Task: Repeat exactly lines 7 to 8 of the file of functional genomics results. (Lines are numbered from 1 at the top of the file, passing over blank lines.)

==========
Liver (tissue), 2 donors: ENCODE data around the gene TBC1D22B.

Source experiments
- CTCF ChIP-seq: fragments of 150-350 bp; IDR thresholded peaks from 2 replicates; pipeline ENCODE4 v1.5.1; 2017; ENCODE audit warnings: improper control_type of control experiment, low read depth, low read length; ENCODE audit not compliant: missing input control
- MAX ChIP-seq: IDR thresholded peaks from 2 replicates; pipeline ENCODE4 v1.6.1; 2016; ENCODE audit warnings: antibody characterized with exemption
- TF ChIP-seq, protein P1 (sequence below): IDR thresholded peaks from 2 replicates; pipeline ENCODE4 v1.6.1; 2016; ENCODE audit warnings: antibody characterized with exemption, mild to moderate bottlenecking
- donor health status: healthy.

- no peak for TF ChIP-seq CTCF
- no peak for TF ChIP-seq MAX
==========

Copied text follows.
- no peak for TF ChIP-seq CTCF
- no peak for TF ChIP-seq MAX